| 3:32 pm on Jun 13, 2014 (gmt 0)|
Hi henrymatthew, first of all Welcome to Webmasterworld!
Here is the output from the 'w' command on my development laptop:
17:31:30 up 95 days, 21:15, 1 user, load average: 0.08, 0.02, 0.01
USER TTY LOGIN@ IDLE JCPU PCPU WHAT
lammert pts/0 17:31 0.00s 0.02s 0.01s w
Practically I only power down this laptop when I am travelling. All other machines are servers or Windows based computers, and those are also only powered down in rare circumstances.
| 8:28 pm on Jun 13, 2014 (gmt 0)|
Three linux Mint machines (one backup mail server, two desktops) and a laptop at this location. None are powered down deliberately with very few exceptions which total maybe once avery few months.
Just added a Mint Hyper-V to a new online Windows 8 server and that goes offline for a few minutes every month when Windows (curse it!) reboots on software updates.
From early days in electronics (when transistors were sliced bread!) I learned of switch-on stress (PSU components, CPUs and other components). No doubt things are more tolerant of switch-on stress now but I see no reason to change, especially as it takes me several minutes to load everything onto a desktop whenever I do power down for any reason.
|brotherhood of LAN|
| 10:33 pm on Jun 13, 2014 (gmt 0)|
Often. Any work-related task is usually done on a remote server and I dislike wasting energy. So, probably daily for me.
| 11:53 pm on Jun 13, 2014 (gmt 0)|
We ran a rural ISP for about 10 years using a combination of Windows and Apache servers. The Windows servers needed rebooting monthly to refresh and maintain performance. The mail and DNS servers using Apache could run for a year.
These days our Apache servers are virtuals and we have found that their performance suffers unless rebooted every couple of months at most.
| 2:44 pm on Jun 14, 2014 (gmt 0)|
I'm old school in the belief that the most dangerous time for any hardware is when power is applied (no state to active state) ... so powered 24/7/365 and shut down only for hardware maintenance, or adding new hardware. Only exception is laptops, they need to routinely run on battery to near depletion to exercise the battery and prolong battery life/number of cycles. Laptops in the field do occasionally get run until they quit.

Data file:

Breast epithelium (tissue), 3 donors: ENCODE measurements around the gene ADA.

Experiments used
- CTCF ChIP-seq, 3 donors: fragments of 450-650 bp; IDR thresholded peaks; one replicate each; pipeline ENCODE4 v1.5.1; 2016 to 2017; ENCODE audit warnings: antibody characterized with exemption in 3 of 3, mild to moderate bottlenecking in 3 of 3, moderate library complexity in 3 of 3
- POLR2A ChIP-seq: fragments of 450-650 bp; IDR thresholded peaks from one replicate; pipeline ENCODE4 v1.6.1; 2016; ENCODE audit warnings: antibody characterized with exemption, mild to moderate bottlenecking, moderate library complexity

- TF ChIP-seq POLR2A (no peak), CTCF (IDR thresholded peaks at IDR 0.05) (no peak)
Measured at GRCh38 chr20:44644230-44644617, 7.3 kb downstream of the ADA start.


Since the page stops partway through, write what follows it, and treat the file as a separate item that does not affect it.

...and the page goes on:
Depending on the machine use will auto reboot daily, weekly, monthly as accumulated memory faults can only slow things down.
| 11:12 pm on Jun 14, 2014 (gmt 0)|
I agree about power shutdown being dangerous because it causes a huge spike. Although modern power supplies and mother board should be able to compensate these days.
| 5:35 am on Jun 15, 2014 (gmt 0)|
My laptop (Ubuntu) seems to get a kernel update at least once a month, so that is the longest I go without a reboot. Ignoring reboots (as the OP asks), I never do it. The same is true for my wife's netbook.
I do get my daughter to power hers (my old one) down on school days because the battery discharges quite fast so if its not plugged in for a day or two it discharges completely.
| 5:14 am on Jun 17, 2014 (gmt 0)|
I currently have 2 laptops with Xubuntu, one Desktop with Xubuntu and W7.
Primary laptop on, only when used. I turn it off every day, like 3 times per day. Why? well, I'm minimalistic and believe in nature, survival, etc (if you know... then you know what I'm going to say). If it's not needed then it's off. Everything wears out, energy loss in form of heat, wasted, it's not good for the batteries, etc. But above all because it creates a bad habit. My computers always have energy because I'm an energy saver. Yes I can pay the bills with no problem it's not that.
Secondary laptop = the same, always off unless in use.
I keep the desktop off, on only when in use.
| 6:55 am on Jun 17, 2014 (gmt 0)|
@explorardor, you will probably consume less electricity that way, but you will shorten the life of the computers, and making new ones (or even replacement components) also uses energy and causes environmental damage. If reducing switch on stress lengthens the life of coomputers or components it may be better.
I have no idea what the balance is, or how sleep/suspend to RAM compares (as the RAM is on, but most things are off).
| 8:23 pm on Jun 17, 2014 (gmt 0)|
It occurred to me yesterday that server farms must scrap (and then buy) a LOT of servers, especially when MS forces an OS upgrade. I'm pretty sure that my current Windows 2003 server will be scrapped rather than recycled when I finish with it next month, if only because its spec is low compared to new ones.
| 3:02 am on Jun 18, 2014 (gmt 0)|
That MS machine to be scrapped is a great candidate for a Linus install! Heck, the hardware is already paid for and depreciated and it still works... nothing wrong with having a second system that can take load off your Win server replacement (if your organization is large enough to go that route).
| 6:55 am on Jun 20, 2014 (gmt 0)|
Every evening when finished working / playing. Used to leave all our systems powered on 24/7 running Folding@home or other distributed computing applications (even Seti for a long time) however the cost of electricity got to be silly and we couldn't justify / afford 24/7 any more.
[edited by: engine at 8:43 am (utc) on Jun 20, 2014]
[edit reason] See WebmasterWorld TOS [/edit]
| 8:48 pm on Aug 2, 2014 (gmt 0)|
Almost every night, before I go to sleep. I say "almost" because I often just put my laptop in standby or suspend it. I just it down only if it's overheating (happens often in summer) or if the family says I have to (I live with my parents, they pay the bills). Also, if there are ongoing transfers that I can't stop, I'll leave it on all night and then even for two days in a row.